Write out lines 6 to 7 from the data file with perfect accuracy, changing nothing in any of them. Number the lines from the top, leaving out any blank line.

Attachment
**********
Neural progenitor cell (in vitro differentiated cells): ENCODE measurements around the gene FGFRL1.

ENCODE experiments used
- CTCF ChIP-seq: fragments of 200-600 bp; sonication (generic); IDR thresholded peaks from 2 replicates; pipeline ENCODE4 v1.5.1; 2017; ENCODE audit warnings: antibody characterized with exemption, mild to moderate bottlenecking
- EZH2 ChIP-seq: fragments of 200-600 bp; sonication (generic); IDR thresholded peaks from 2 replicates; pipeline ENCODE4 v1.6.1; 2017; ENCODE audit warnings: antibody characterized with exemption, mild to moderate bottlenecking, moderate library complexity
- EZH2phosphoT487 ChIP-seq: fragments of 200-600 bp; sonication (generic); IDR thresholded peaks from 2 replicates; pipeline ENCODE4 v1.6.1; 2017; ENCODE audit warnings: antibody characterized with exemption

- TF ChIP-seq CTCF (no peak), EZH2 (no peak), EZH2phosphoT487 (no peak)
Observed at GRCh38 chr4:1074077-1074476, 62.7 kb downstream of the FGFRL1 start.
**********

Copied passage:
- TF ChIP-seq CTCF (no peak), EZH2 (no peak), EZH2phosphoT487 (no peak)
Observed at GRCh38 chr4:1074077-1074476, 62.7 kb downstream of the FGFRL1 start.